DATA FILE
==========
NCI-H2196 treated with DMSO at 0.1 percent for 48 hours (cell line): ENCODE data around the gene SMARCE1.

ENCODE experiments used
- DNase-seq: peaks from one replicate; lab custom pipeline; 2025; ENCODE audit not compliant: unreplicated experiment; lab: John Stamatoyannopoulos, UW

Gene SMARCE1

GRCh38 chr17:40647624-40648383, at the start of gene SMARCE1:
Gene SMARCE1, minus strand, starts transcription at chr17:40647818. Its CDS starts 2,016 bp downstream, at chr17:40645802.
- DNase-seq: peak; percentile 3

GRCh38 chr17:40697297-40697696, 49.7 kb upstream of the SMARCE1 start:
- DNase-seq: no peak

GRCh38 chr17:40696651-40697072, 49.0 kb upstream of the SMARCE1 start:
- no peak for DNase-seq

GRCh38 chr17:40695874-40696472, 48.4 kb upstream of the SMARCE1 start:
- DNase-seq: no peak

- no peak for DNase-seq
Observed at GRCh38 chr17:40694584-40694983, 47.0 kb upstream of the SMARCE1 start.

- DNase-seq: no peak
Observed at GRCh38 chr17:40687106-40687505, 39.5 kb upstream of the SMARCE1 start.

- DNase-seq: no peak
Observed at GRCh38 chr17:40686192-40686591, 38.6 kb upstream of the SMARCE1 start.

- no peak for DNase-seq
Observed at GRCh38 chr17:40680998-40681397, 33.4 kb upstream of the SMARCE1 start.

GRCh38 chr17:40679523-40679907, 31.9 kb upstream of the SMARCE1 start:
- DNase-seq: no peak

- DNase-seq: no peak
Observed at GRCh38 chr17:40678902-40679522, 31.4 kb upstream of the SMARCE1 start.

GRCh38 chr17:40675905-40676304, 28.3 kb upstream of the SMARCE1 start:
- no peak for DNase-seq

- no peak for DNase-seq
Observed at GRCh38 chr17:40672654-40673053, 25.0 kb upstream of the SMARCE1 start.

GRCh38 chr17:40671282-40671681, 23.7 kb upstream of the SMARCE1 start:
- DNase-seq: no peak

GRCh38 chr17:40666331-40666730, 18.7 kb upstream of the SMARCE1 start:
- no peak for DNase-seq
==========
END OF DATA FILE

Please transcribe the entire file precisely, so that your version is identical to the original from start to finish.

NCI-H2196 treated with DMSO at 0.1 percent for 48 hours (cell line): ENCODE data around the gene SMARCE1.

ENCODE experiments used
- DNase-seq: peaks from one replicate; lab custom pipeline; 2025; ENCODE audit not compliant: unreplicated experiment; lab: John Stamatoyannopoulos, UW

Gene SMARCE1

GRCh38 chr17:40647624-40648383, at the start of gene SMARCE1:
Gene SMARCE1, minus strand, starts transcription at chr17:40647818. Its CDS starts 2,016 bp downstream, at chr17:40645802.
- DNase-seq: peak; percentile 3

GRCh38 chr17:40697297-40697696, 49.7 kb upstream of the SMARCE1 start:
- DNase-seq: no peak

GRCh38 chr17:40696651-40697072, 49.0 kb upstream of the SMARCE1 start:
- no peak for DNase-seq

GRCh38 chr17:40695874-40696472, 48.4 kb upstream of the SMARCE1 start:
- DNase-seq: no peak

- no peak for DNase-seq
Observed at GRCh38 chr17:40694584-40694983, 47.0 kb upstream of the SMARCE1 start.

- DNase-seq: no peak
Observed at GRCh38 chr17:40687106-40687505, 39.5 kb upstream of the SMARCE1 start.

- DNase-seq: no peak
Observed at GRCh38 chr17:40686192-40686591, 38.6 kb upstream of the SMARCE1 start.

- no peak for DNase-seq
Observed at GRCh38 chr17:40680998-40681397, 33.4 kb upstream of the SMARCE1 start.

GRCh38 chr17:40679523-40679907, 31.9 kb upstream of the SMARCE1 start:
- DNase-seq: no peak

- DNase-seq: no peak
Observed at GRCh38 chr17:40678902-40679522, 31.4 kb upstream of the SMARCE1 start.

GRCh38 chr17:40675905-40676304, 28.3 kb upstream of the SMARCE1 start:
- no peak for DNase-seq

- no peak for DNase-seq
Observed at GRCh38 chr17:40672654-40673053, 25.0 kb upstream of the SMARCE1 start.

GRCh38 chr17:40671282-40671681, 23.7 kb upstream of the SMARCE1 start:
- DNase-seq: no peak

GRCh38 chr17:40666331-40666730, 18.7 kb upstream of the SMARCE1 start:
- no peak for DNase-seq